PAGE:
A 49-year-old woman presented with the following history. She had ankle sprain of inversion, going down the stairs. After one day, she had a medical examination (radiography, etc.) by a Japanese orthopedist and was diagnosed with a fracture at the metaphysis of the right 5th metatarsal, i.e., Jones fracture from an acute inversion injury, classified as a zone 2 fracture in the classification of Lawrence and Botte [8] (Figure 1). She also had present illnesses, which included menopausal syndrome, renal disturbance-associated proteinuria, and class 1 obesity. However, she did not take specific medications for these illnesses.

trauma-treatment-Radiographic-image

Figure 1: Radiographic image of the patient’s right foot one day after the fracture. The image shows a Jones fracture, classified as a zone 2 fracture on the classification of Lawrence and Botte [8].

Examinations by a Judo therapist

Three days after the fracture, a Judo therapist clinically observed her condition again. She complained of more severe pain (numerical rating scale (NRS) score [10], swelling, and subcutaneous bleeding on the foot than those experienced at the first day of the fracture. Objectively, these symptoms were observed on the fractured foot as shown in Table 1. Table 1 shows the summarized temporal symptoms and treatments. Therefore, the therapist started treatments using cryotherapy and external fixation with the agreement of a medical doctor.

Days after the fracture 0 days 3 days 6 days 10 days 12 days 15 days 21 days 24 days 28 days 2 months and a week
 Performed Cryotherapy   Equation    
NRS score 9 10 3 2 2 1.5 1 0 0 0
Tenderness +++ +++ ++ + + + - - - -
Flare + + - - - - - - - -
Heat + + - - - - - - - -
Swelling +++ +++ ++ + - - - - - -
Nomal walking pain +++ +++ + + + - - - - -
Pain upon active dorsal flexion + + - - - - - - - -
Pain upon active plantar flexion + + + + - - - - - -
Fixation   EquationEquation
Using one-sided crutch Equation            
Others Disappearance of wrinkles; Occurring skin hyperalgesia Appearance of wrinkles; skin hyperalgesia  decreased. Full ROMs; no muscle atrophies.     Mild running could be performed.   70-80% hard callus union of the fracture on radiography.

Table 1: Summarized temporal symptoms and treatments of the patient.

Cryotherapy by the Judo therapist

Cryotherapy was performed for the lesion part with mild compression using a bandage and an ice bag with a water:ice ratio of 1:1; the surface temperature was 3.2°C. Cryotherapy was performed for 15 min thrice every day (Figure 2). Simultaneously, splint-fixation using a hard cardboard combined with a non-elastic bandage on the foot to the ankle was performed, which is the standard style in the Judo therapy (Figure 3). This fixation enabled walking and external rotation of the limb. Additionally, it was mended in accordance with the reduction of the swelling on each day.

trauma-treatment-elastic-bandage

Figure 2: Method of the cryotherapy. Cryotherapy is performed using an ice bag wrapped by elastic bandage.

trauma-treatment-hard-cardboard

Figure 3: Fixation using a hard cardboard and non-elastic bandage. The fixation is performed as follows: a) Underlap taping to protect the skin; b) and c) hard cardboard covered and non-covered by the underlap tape; and d) the fixation is finished using a non-elastic bandage.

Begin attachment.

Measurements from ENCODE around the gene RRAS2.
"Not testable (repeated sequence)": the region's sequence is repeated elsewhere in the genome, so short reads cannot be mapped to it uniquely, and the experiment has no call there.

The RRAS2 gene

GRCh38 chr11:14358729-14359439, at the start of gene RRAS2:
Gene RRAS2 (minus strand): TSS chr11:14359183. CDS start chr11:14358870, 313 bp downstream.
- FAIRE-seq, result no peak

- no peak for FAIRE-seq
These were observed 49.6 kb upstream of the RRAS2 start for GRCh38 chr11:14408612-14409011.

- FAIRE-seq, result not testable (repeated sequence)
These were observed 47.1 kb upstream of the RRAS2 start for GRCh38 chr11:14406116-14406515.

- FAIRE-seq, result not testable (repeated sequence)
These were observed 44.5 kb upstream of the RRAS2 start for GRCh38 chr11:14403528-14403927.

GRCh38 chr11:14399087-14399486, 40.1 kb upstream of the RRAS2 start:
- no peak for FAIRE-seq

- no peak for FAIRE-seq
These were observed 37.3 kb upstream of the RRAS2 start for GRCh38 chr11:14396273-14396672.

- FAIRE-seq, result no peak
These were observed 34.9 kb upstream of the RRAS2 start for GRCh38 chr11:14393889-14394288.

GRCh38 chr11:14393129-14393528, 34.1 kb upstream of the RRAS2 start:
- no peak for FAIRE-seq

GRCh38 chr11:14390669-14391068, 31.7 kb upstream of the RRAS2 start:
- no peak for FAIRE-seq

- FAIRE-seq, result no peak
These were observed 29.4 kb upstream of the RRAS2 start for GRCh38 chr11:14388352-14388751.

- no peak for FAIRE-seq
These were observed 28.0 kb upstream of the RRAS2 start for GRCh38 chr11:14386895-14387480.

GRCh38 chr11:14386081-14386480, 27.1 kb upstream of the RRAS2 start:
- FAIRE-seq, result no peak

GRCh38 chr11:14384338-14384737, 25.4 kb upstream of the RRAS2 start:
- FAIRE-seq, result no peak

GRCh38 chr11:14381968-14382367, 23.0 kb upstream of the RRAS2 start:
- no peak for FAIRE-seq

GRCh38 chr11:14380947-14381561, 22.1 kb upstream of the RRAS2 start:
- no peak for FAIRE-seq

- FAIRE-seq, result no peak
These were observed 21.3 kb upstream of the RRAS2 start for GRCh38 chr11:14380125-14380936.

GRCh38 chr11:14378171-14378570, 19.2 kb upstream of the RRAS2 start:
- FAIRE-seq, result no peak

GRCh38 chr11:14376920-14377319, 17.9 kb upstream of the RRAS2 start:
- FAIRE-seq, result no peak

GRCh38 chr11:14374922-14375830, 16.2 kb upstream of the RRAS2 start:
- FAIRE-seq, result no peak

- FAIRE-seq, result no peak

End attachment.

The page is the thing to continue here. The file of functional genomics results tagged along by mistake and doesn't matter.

The therapist also discussed to the patient the following six important measures: 1) One-sided crutch should be used if frequent walking is required at work; 2) removing the fixation is only allowed when the patient has to take a bath and should be done carefully; however, this fixation must be worn again after taking a bath; 3) the foot and fingers should be well washed to protect them against tinea during the bath; 4) vitamin C 1000 mg should be taken daily to prevent complex regional pain syndrome type 1(CRPS1); 5) activities that stimulate pain should be avoided for a normal healing process; however, activities of daily living should be maintained as long as no pain occurs; and 6) cryotherapy should be performed by the patient herself every day even in times when the therapist has not performed it. The patient agreed to perform all the above-mentioned measures.

Follow-up at six days after the fracture

This follow-up was conducted three days after the cryotherapy started. The NRS score markedly decreased to 3 and was objectively observed on the fractured foot as shown in Table 1.

Additionally, she could walk without using a one-sided crutch with mild pain. However, the pain worsened after finishing work. Therefore, the therapist instructed the patient that if pain occurs, cryotherapy should be performed, and if it does not occur during walking, removing the one-sided crutch is possible. She also agreed to perform all the above-mentioned measures. Moreover, dorsal flexion exercise was also started to prevent re-injury.

Follow-up at ten days after the fracture

This follow-up was conducted seven days after the cryotherapy started. The NRS score further decreased to 2 and was objectively observed on the fractured foot as shown in Table 1.

Additionally, she could already walk without using the one-sided crutch and step on the stairs, since pain upon walking and external limb rotation was non-existent or was only mild. Therefore, the therapist allowed the removal of the one-sided crutch since this day.

Follow-up at 12 days after the fracture

This follow-up was conducted nine days after the cryotherapy started. The NRS score was 2, which was similar to that at 10 days after the fracture; it was objectively observed on the fractured foot as shown in Table 1.